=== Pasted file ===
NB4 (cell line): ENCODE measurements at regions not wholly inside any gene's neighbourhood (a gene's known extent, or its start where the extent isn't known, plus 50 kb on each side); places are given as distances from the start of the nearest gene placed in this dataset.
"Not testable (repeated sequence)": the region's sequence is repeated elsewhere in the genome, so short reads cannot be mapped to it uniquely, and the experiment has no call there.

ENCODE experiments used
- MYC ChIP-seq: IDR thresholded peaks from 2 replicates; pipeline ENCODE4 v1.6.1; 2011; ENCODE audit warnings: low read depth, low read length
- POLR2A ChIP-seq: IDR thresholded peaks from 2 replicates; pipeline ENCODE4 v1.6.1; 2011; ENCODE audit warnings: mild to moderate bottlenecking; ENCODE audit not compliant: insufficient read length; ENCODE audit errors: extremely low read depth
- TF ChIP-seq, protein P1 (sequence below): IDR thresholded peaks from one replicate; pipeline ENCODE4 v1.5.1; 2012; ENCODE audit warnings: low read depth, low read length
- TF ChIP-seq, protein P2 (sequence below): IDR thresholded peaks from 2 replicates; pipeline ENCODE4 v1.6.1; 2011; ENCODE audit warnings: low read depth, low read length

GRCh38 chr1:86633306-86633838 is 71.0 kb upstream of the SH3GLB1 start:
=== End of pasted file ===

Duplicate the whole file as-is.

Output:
NB4 (cell line): ENCODE measurements at regions not wholly inside any gene's neighbourhood (a gene's known extent, or its start where the extent isn't known, plus 50 kb on each side); places are given as distances from the start of the nearest gene placed in this dataset.
"Not testable (repeated sequence)": the region's sequence is repeated elsewhere in the genome, so short reads cannot be mapped to it uniquely, and the experiment has no call there.

ENCODE experiments used
- MYC ChIP-seq: IDR thresholded peaks from 2 replicates; pipeline ENCODE4 v1.6.1; 2011; ENCODE audit warnings: low read depth, low read length
- POLR2A ChIP-seq: IDR thresholded peaks from 2 replicates; pipeline ENCODE4 v1.6.1; 2011; ENCODE audit warnings: mild to moderate bottlenecking; ENCODE audit not compliant: insufficient read length; ENCODE audit errors: extremely low read depth
- TF ChIP-seq, protein P1 (sequence below): IDR thresholded peaks from one replicate; pipeline ENCODE4 v1.5.1; 2012; ENCODE audit warnings: low read depth, low read length
- TF ChIP-seq, protein P2 (sequence below): IDR thresholded peaks from 2 replicates; pipeline ENCODE4 v1.6.1; 2011; ENCODE audit warnings: low read depth, low read length

GRCh38 chr1:86633306-86633838 is 71.0 kb upstream of the SH3GLB1 start: